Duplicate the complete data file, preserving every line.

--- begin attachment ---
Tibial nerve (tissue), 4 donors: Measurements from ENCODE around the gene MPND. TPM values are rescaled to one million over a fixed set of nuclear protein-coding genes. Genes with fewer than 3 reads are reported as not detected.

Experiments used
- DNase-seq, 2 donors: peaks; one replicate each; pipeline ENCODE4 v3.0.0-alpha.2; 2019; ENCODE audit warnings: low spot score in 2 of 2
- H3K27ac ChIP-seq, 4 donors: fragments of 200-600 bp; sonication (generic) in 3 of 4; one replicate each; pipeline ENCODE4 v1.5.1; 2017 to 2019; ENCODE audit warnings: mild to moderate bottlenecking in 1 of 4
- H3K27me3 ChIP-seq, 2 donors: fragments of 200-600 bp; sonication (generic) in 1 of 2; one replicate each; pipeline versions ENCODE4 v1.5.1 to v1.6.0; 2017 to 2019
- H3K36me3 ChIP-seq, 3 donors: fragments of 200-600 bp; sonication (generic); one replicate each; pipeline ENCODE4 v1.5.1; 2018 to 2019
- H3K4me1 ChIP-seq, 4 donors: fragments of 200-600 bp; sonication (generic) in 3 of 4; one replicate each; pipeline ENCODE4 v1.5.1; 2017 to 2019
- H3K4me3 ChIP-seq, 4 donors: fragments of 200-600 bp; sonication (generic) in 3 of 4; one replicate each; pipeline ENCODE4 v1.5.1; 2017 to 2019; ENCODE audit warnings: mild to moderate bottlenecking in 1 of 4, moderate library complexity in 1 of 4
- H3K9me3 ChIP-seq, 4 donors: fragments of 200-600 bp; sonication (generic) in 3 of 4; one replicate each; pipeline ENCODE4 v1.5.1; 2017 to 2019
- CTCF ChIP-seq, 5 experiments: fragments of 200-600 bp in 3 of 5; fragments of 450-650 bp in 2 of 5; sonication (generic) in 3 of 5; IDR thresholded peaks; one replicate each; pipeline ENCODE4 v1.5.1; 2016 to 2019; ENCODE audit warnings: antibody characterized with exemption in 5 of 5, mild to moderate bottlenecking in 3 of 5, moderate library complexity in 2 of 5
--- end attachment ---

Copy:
Tibial nerve (tissue), 4 donors: Measurements from ENCODE around the gene MPND. TPM values are rescaled to one million over a fixed set of nuclear protein-coding genes. Genes with fewer than 3 reads are reported as not detected.

Experiments used
- DNase-seq, 2 donors: peaks; one replicate each; pipeline ENCODE4 v3.0.0-alpha.2; 2019; ENCODE audit warnings: low spot score in 2 of 2
- H3K27ac ChIP-seq, 4 donors: fragments of 200-600 bp; sonication (generic) in 3 of 4; one replicate each; pipeline ENCODE4 v1.5.1; 2017 to 2019; ENCODE audit warnings: mild to moderate bottlenecking in 1 of 4
- H3K27me3 ChIP-seq, 2 donors: fragments of 200-600 bp; sonication (generic) in 1 of 2; one replicate each; pipeline versions ENCODE4 v1.5.1 to v1.6.0; 2017 to 2019
- H3K36me3 ChIP-seq, 3 donors: fragments of 200-600 bp; sonication (generic); one replicate each; pipeline ENCODE4 v1.5.1; 2018 to 2019
- H3K4me1 ChIP-seq, 4 donors: fragments of 200-600 bp; sonication (generic) in 3 of 4; one replicate each; pipeline ENCODE4 v1.5.1; 2017 to 2019
- H3K4me3 ChIP-seq, 4 donors: fragments of 200-600 bp; sonication (generic) in 3 of 4; one replicate each; pipeline ENCODE4 v1.5.1; 2017 to 2019; ENCODE audit warnings: mild to moderate bottlenecking in 1 of 4, moderate library complexity in 1 of 4
- H3K9me3 ChIP-seq, 4 donors: fragments of 200-600 bp; sonication (generic) in 3 of 4; one replicate each; pipeline ENCODE4 v1.5.1; 2017 to 2019
- CTCF ChIP-seq, 5 experiments: fragments of 200-600 bp in 3 of 5; fragments of 450-650 bp in 2 of 5; sonication (generic) in 3 of 5; IDR thresholded peaks; one replicate each; pipeline ENCODE4 v1.5.1; 2016 to 2019; ENCODE audit warnings: antibody characterized with exemption in 5 of 5, mild to moderate bottlenecking in 3 of 5, moderate library complexity in 2 of 5